There’s a contradiction built into this tweet.
It would be really nice if the Fake News Media would report the virtually unprecedented Stock Market growth since the election.Need tax cuts
— Donald J. Trump (@realDonaldTrump) October 11, 2017
“It would be really nice if the Fake News Media would report the virtually unprecedented Stock Market growth since the election,” President Trump said, then added, “Need tax cuts.”
We have pointed out before that this is a strange argument that’s very of-a-piece with other arguments Trump makes. Trump wants both credit for the booming markets and tax cuts, and that the former suggests less need for the latter doesn’t matter. In the past, he’s talked generally about the need to create jobs and so on, even while acknowledging that the markets are doing well; here, constrained by the character limit of Twitter, he just throws it all in together. Economy great. Need tax cuts to make the economy great. Okay.
Today, though, let’s focus on the first part of that statement, the part about the “virtually unprecedented Stock Market growth.” While it may be true that the “Fake News Media” — whatever that is — hasn’t reported on the markets’ increase, The Washington Post has, repeatedly. We looked at how the current bull market (which started in the first year of President Barack Obama’s first term) looks compared with other bull markets: It is quite strong. We’ve also compared the increase in the Dow Jones industrial average with past presidents, finding in March that it was unusually good.
But March was a long time ago. Tuesday was the 336th day after the election, nearly a year later. This is the point at which Trump would like the media to compare the markets’ track record with others.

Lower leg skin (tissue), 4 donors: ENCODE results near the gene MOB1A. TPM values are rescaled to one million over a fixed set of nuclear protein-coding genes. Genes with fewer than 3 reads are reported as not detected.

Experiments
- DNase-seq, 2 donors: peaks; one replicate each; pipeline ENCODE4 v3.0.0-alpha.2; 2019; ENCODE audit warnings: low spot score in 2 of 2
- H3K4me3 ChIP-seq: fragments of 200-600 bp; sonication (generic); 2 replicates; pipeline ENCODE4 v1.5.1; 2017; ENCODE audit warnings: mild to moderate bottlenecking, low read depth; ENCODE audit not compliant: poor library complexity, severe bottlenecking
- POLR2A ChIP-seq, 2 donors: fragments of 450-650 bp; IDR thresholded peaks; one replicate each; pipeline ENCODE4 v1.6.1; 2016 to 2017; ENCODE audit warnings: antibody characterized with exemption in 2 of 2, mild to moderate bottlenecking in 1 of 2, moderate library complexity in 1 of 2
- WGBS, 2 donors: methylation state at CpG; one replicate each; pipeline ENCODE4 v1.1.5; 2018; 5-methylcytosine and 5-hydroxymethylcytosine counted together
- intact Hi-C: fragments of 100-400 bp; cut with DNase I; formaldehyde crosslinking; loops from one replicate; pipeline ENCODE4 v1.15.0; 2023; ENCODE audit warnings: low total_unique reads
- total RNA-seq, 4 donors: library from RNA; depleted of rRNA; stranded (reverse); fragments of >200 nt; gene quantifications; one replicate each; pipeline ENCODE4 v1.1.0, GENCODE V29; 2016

He’ll probably wish we hadn’t.
We looked at three indexes over the past century: the Dow, the Standard & Poor’s 500-stock index and the Nasdaq composite index (starting in 1938). It’s a period that covers nearly 37,200 days, including days during which the markets were closed. (For those days, we considered the value of each market as the value at the prior day’s close.)
By one metric, Trump is right. In terms of the actual increase in the value of each index, the dollar amount by which it increased over the preceding 336 days, the difference between Oct. 10, 2017, and Nov. 8, 2016, was exceptional. Fewer than 1 in 100 days over the past century saw similar increases over a similar period.
That’s not really a fair metric, though. The value of these indexes is far greater now than it was 90 years ago for a number of reasons. If we look at the relative change — how much the indexes have increased in value as a percentage of the value 336 days prior — the post-election bump looks less “virtually unprecedented.”
On nearly 8,800 days since Jan. 1, 1916, the S&P has seen more growth over a 336-day period than it has since last year’s election. On nearly 5,000 days, the Nasdaq has, a bit less than the 5,700 days for which that applies to the Dow.
Let’s consider only 26 of those days, though: The 26 days following each of the presidential elections from 1916 to 2016. How does Trump’s surge compare?
On raw value, it stands alone.
But again, that comparison is problematic because of the overall increase in value over time. Looking at relative gains since Election Day, the markets have all done well — but the 2016-2017 surge ranks in fifth place at best over that period.
Here is how each market has performed in the 336 days after each election over the past century.
Twice in the past 30 years, in fact, the S&P, Dow and Nasdaq all performed better relative to their position on Election Day than they have since last November: It happened in both 1988 and 1996.
It’s true that the markets are doing well. It’s also true that this has more of a positive effect on some parts of the country than others. It’s also true that the gains since Election Day are good, but not “virtually unprecedented.”
Not that the Fake News Media will tell you that.